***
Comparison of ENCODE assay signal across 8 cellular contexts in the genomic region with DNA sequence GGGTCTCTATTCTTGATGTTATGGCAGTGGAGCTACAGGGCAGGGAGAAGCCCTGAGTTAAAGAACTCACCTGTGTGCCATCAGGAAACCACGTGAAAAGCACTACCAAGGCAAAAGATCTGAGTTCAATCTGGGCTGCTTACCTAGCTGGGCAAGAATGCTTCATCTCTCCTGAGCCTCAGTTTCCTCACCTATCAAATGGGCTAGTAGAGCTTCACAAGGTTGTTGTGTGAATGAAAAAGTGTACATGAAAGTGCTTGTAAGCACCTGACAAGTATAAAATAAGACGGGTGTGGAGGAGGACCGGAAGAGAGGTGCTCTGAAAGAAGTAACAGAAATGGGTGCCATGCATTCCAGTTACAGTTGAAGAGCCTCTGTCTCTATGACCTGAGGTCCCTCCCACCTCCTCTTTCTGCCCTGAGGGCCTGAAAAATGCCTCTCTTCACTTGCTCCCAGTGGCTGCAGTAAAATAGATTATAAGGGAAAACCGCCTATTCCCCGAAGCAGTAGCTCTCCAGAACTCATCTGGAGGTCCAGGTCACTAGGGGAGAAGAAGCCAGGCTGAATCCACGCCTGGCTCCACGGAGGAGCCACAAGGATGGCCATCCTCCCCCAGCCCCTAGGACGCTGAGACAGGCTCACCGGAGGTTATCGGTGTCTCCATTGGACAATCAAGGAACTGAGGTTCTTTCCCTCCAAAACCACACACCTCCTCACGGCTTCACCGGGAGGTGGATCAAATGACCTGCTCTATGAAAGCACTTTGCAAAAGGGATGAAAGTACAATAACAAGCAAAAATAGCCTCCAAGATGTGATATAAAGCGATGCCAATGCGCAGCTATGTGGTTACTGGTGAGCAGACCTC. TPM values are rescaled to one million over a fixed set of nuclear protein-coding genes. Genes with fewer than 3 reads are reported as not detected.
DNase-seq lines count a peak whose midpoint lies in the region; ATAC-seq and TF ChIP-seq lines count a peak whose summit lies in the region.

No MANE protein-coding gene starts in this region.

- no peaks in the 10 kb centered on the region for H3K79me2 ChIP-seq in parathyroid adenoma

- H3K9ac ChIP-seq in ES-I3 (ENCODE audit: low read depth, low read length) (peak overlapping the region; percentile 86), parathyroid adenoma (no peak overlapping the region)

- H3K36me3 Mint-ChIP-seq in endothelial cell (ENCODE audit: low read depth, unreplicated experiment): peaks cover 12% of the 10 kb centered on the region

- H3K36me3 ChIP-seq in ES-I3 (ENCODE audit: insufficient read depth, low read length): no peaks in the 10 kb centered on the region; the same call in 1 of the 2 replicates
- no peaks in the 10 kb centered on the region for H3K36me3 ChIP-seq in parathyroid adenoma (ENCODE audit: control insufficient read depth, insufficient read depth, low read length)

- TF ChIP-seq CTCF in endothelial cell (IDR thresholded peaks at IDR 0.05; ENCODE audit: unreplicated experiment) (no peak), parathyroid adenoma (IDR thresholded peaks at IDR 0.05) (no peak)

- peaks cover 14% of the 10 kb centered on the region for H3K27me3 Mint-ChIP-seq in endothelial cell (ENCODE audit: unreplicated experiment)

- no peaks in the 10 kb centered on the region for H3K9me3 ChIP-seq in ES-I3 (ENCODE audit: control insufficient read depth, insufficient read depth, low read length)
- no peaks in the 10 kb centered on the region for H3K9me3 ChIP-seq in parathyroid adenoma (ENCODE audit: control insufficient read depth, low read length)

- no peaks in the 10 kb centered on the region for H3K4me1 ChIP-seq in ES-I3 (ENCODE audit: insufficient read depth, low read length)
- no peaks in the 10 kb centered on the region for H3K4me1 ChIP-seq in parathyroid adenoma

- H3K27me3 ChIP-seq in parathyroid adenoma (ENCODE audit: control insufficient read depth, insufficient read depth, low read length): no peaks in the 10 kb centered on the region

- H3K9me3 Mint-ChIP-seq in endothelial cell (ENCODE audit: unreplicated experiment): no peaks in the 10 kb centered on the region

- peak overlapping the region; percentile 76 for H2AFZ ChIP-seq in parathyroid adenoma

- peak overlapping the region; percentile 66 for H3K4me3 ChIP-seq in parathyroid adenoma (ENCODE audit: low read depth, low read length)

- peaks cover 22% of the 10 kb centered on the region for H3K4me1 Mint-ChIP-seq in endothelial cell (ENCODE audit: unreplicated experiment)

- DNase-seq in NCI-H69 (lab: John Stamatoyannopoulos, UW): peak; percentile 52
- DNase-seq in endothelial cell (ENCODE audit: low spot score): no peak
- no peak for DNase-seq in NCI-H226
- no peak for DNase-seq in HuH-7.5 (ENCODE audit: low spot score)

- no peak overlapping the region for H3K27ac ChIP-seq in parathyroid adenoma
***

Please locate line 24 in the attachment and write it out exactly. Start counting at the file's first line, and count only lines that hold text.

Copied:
- no peak overlapping the region for H3K27ac ChIP-seq in parathyroid adenoma